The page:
I was discussing the Horus Heresy over on Dark Reign's forum, when a heresy of my own popped into my head. Instead of the Primarchs betraying the Emperor, what if the Emperor betrayed the Primarchs! In this re-image the betrayed Primarchs would have to fight back with everything they have, seeing as the Emperor is so powerful, and this would drive the Primarchs into the arms of chaos. As they draw heavily on warp energies, in their desperation to survive, they become corrupted. This links into early descriptions of the Primarchs are being 'warp enhanced' (in strength, and special powers). So if they push their abilities, the assumed built in safeguards start to breakdown.
Now all I need is a good rationale as to why the Emperor would betray the Primarchs?
The Emperor is a magnitude of power greater than the Primarchs. The Emperor can see much of the future, and makes some very harsh choices based on what he sees coming down the line. Without detailed explanation others can not hope to understand, and even if explained it may not sit right with someone. This re-image could be quite complex, and perhaps draw upon Earth's religious mythologies and fables and revamp them for a modern audience. The Primarchs would be much more the 'angels who can not disobey', until one does...
A good model for this type of thinking would be the saga involving Magnus and Russ. Where Magnus was not disloyal as such, but the Emperor sent the wolves in anyway, and was probably aware of the outcome.
Basing the Horus Heresy on this type of concept, it could be that Horus was loyal until ordered to do something he thought was utterly wrong; for a result he could not foresee?
Perhaps the Exterminatus of an 'innocent' world with no obvious, or un-obvious, reason? Perhaps Horus takes the order to be a whim, a mere 'proof' of obedience rather than part of a great master plan, and refuses?
Maybe Horus thinks the Emperor has gone mad.
If this was the case, once Horus refused he is denounced as a traitor and the other legions sent to bring him down, even if they were none to sure of what the Emperor was up to either. I would imagine that the Ultramarine would follow the Emperor without question, but legions like the Emperor's Children may not see the 'perfection' in their father's decisions. They may sympathise with Horus, and their Brother Lunar Wolves, and seek to play the middle man: only to find themselves on the wrong side of the fence too (and feel betrayed too).
I think this would have created a much stronger story, and tie the Horus Heresy to many of the myths of antiquity, and provide much stronger character base for the Primarchs. They do not fall to chaos out of weakness, they fall to chaos out of desperation to fight an 'all powerful' Emperor bent on their destruction. They came to this path as they followed their own mortality. They thought they were right and the Emperor was wrong (they sure had the egos), and this belief in themselves (and rational thinking) led to the erosion of their faith the Emperor. This could only happen if they though their morality and logic was just as valid as the Emperor's, that they were just as worthy. In essence they fell for pride - the greatest of the classical sins.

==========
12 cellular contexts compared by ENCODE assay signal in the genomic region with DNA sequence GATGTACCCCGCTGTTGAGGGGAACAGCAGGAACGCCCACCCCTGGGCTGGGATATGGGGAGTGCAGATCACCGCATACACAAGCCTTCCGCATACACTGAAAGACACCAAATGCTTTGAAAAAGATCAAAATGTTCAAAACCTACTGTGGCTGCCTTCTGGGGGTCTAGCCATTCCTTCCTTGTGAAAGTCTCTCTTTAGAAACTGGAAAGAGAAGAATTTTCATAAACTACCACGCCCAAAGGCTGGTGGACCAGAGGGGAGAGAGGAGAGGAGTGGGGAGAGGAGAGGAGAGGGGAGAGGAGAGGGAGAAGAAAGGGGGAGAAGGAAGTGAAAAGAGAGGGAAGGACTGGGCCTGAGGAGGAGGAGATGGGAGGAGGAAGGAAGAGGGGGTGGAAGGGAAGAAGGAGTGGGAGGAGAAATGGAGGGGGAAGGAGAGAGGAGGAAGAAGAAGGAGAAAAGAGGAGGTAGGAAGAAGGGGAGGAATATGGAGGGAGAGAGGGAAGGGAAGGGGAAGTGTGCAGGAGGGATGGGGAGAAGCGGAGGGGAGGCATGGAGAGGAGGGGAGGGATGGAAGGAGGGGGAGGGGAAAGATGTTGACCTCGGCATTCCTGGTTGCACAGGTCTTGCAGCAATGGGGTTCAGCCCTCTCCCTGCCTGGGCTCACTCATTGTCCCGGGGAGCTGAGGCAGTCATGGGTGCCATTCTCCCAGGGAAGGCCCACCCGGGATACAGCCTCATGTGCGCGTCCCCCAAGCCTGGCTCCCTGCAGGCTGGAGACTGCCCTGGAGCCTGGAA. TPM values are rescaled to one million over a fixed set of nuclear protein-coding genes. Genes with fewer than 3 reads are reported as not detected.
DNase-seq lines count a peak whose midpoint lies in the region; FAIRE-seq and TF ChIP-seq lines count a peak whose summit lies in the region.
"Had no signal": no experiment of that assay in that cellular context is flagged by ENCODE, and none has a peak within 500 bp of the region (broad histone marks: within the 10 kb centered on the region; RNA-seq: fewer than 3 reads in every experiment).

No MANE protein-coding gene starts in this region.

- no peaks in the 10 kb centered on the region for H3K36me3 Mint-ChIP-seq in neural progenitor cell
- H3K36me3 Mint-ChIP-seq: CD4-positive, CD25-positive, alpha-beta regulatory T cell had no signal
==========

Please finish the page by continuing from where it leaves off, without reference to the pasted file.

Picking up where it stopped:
It would also allow, in the stories, for the Emperor to be massively powerful with none of the (what I see) plot devices to purposely crippling him, and disadvantaging him, in the fight. The Emperor could raze whole worlds, the 'traitors' trying to stop him as he unleashes Armageddon hunting for the only beings in creation who could hope to challenge him. In their desperation, they turn to deeper powers within themselves (they are warp enhanced after all) and fight back for the greater good. This further provokes the Emperor to extreme acts. Some of the Primarch may even submit: horrified by the carnage, and what they had become to resist the Emperor (Konrad Curze).
It also makes chaos a bit more sympathetic than the usual pantomime villain. Chaos becomes the power of the 'weak' to change the order and fight back, and the order of the Imperium seems even less moral than ever before.
The Emperor is less 'god' and more 'devil', though neither is really fair. He simply sees all, and knowing that telling others of what he sees can change events, he keeps it to himself.
In the end, he may have seen this possible civil war, and provokes the 'key stone' to all the events, that being Horus. If Horus backed down maybe nothing would ever have happened and the Imperium would have flourished (or the civil war was minor, and to be won with Horus on side). If events were left to play out naturally, perhaps there was a strong possibility of the whole Imperium going up in flames, but if the gambit is played: it limited the outcomes to full victory, or at worse loosing half the legions (as opposed to loosing all).
So the Emperor played his hand, but got caught out in the end. Horus nearly kills him. I suppose a case of playing the odds rather than having faith in his beloved son (to cheat the odds).
Hearing feedback is very important to me in developing my ideas. Much of my designs are inspired, and crafted, by chatting to fans on forums before snowballing into a full concept you'll find here. I would like to thank all those who have contributed critiques and participated in discussions over the years, and I would especially like to thank all those who commented on this specific topic. If you would like join in, you are most welcome!
To support my work: Connect